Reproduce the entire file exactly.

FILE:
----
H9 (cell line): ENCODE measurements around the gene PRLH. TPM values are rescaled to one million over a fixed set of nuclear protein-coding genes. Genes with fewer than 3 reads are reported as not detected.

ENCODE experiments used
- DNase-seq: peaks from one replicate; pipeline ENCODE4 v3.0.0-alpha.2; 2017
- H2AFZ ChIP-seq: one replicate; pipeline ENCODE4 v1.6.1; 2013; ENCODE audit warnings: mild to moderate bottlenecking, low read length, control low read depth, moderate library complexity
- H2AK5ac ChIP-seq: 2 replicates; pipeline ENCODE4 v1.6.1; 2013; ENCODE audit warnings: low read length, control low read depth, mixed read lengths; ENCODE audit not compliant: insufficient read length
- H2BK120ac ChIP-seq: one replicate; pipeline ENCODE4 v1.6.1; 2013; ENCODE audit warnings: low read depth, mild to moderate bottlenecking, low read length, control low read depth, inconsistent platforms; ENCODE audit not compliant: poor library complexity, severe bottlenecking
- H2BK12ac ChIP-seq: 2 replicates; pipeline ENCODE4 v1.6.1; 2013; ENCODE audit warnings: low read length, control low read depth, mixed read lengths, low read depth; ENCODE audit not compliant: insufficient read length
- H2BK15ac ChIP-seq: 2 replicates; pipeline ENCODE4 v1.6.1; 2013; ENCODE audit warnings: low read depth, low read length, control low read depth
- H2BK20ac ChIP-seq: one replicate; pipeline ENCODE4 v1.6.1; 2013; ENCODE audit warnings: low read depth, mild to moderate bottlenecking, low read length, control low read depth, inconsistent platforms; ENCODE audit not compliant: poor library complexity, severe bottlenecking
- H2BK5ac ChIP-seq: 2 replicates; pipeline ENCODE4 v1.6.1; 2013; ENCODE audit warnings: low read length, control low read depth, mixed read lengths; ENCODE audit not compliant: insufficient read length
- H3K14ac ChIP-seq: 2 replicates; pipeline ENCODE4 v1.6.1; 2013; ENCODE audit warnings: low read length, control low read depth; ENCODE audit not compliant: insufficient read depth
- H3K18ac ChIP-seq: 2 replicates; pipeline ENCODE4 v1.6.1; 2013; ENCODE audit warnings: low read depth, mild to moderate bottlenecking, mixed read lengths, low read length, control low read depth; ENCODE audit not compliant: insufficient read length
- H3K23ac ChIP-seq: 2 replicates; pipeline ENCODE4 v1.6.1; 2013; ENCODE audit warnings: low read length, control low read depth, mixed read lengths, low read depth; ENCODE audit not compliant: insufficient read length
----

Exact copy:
H9 (cell line): ENCODE measurements around the gene PRLH. TPM values are rescaled to one million over a fixed set of nuclear protein-coding genes. Genes with fewer than 3 reads are reported as not detected.

ENCODE experiments used
- DNase-seq: peaks from one replicate; pipeline ENCODE4 v3.0.0-alpha.2; 2017
- H2AFZ ChIP-seq: one replicate; pipeline ENCODE4 v1.6.1; 2013; ENCODE audit warnings: mild to moderate bottlenecking, low read length, control low read depth, moderate library complexity
- H2AK5ac ChIP-seq: 2 replicates; pipeline ENCODE4 v1.6.1; 2013; ENCODE audit warnings: low read length, control low read depth, mixed read lengths; ENCODE audit not compliant: insufficient read length
- H2BK120ac ChIP-seq: one replicate; pipeline ENCODE4 v1.6.1; 2013; ENCODE audit warnings: low read depth, mild to moderate bottlenecking, low read length, control low read depth, inconsistent platforms; ENCODE audit not compliant: poor library complexity, severe bottlenecking
- H2BK12ac ChIP-seq: 2 replicates; pipeline ENCODE4 v1.6.1; 2013; ENCODE audit warnings: low read length, control low read depth, mixed read lengths, low read depth; ENCODE audit not compliant: insufficient read length
- H2BK15ac ChIP-seq: 2 replicates; pipeline ENCODE4 v1.6.1; 2013; ENCODE audit warnings: low read depth, low read length, control low read depth
- H2BK20ac ChIP-seq: one replicate; pipeline ENCODE4 v1.6.1; 2013; ENCODE audit warnings: low read depth, mild to moderate bottlenecking, low read length, control low read depth, inconsistent platforms; ENCODE audit not compliant: poor library complexity, severe bottlenecking
- H2BK5ac ChIP-seq: 2 replicates; pipeline ENCODE4 v1.6.1; 2013; ENCODE audit warnings: low read length, control low read depth, mixed read lengths; ENCODE audit not compliant: insufficient read length
- H3K14ac ChIP-seq: 2 replicates; pipeline ENCODE4 v1.6.1; 2013; ENCODE audit warnings: low read length, control low read depth; ENCODE audit not compliant: insufficient read depth
- H3K18ac ChIP-seq: 2 replicates; pipeline ENCODE4 v1.6.1; 2013; ENCODE audit warnings: low read depth, mild to moderate bottlenecking, mixed read lengths, low read length, control low read depth; ENCODE audit not compliant: insufficient read length
- H3K23ac ChIP-seq: 2 replicates; pipeline ENCODE4 v1.6.1; 2013; ENCODE audit warnings: low read length, control low read depth, mixed read lengths, low read depth; ENCODE audit not compliant: insufficient read length